Wound Care & HBOT Play a Role in Helping Surgical Wounds to Heal
By Scott Burdick, Compliance Analyst, Net Health
It’s Breast Cancer Awareness Month. That means that in October, we are seeing and hearing a lot about how breast cancer impacts the more than 270,000 people diagnosed with the disease each year and the 3.8 million living with it today.
But there’s another chapter to our nation’s breast cancer story. How doctors, clinicians, scientists, researchers and manufacturers treat, manage and ultimately cure the devastating disease. Net Health plays an essential role in part of that story: managing wounds that may occur after surgery or radiation.
Net Health and HBOT
Despite clinicians’ best efforts, wounds do occur after cancer treatment. For example, a patient’s mastectomy incision may reopen, resulting in a condition known as Soft Tissue Radionecrosis (STRN), the death of soft tissues as a result of exposure to ionizing radiation. The wounds are painful, prolong recovery – often recurring over years if left untreated – and add needless discomfort and worry to those trying to move on with their lives.
To ensure patients’ safety and health, surgeons may refer patients to clinics that specialize in wound care and hyperbaric medicine. Clinicians at these facilities often prescribe Hyperbaric Oxygen Therapy (HBOT) as it encourages the growth of new blood vessels and assists with the transfer of oxygen and white blood cells where needed. Proponents believe it promotes faster healing and reduces pain.
Net Health provides a number of tools and resources to help clinicians caring for wounds related to breast cancer. For example, with Net Health® Wound Care (NHWC), clinicians can track treatments authorized under the patient’s benefit plan, schedule recurring visits, monitor status to see when physician visits are needed (for insurance authorization and to check progress) and more. For example, to create efficiencies, wound and HBO care can be scheduled in the same visit or separately, depending on how the Wound Care Center operates and bills the procedure.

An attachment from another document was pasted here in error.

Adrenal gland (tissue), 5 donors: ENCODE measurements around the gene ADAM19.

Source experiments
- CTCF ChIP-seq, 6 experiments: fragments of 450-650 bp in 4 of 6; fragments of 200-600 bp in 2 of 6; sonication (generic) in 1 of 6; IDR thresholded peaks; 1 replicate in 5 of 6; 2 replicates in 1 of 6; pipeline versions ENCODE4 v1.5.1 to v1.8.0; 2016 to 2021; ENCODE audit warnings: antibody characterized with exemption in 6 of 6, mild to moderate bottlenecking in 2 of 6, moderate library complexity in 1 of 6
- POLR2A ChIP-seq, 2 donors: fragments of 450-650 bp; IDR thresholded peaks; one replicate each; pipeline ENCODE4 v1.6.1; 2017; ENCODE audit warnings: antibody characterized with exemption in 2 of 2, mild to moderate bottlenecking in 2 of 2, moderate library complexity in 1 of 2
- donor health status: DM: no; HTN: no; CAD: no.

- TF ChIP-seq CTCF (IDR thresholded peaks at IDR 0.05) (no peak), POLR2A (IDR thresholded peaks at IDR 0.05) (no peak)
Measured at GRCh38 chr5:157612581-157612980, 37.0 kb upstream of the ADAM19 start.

These capabilities are important components of a wound care EHR. Documentation requirements for HBOT are extensive and insurance companies require meticulous and accurate documentation before approving claims. Wound care clinics that use Net Health Wound Care play a pivotal role in making sure that patients receive the care needed, that necessary authorizations are secured, comorbidities recorded and addressed, and timely wound care appointments scheduled.
We’re proud to play a small yet vital role in the care and treatment of patients with breast cancer. Net Health salutes all clinicians and wound care providers who care for people with breast cancer as we stop to recognize the impact of this devastating disease not only this month but throughout the year. Thank you for all you do!
Learn more about Net Health® Wound Care and HBOT.
About Scott Burdick
Scott is a Compliance Analyst at Net Health. He is also a certified hyperbaric technologist with nearly nine years of patient care experience. Prior to joining Net Health, he was a compliance analyst and administrator with UPMC Health Plan in Pittsburgh, PA.
8 Benefits to Integrating Digital Imaging with EHR Technology
Advanced technology means better decision making and superior care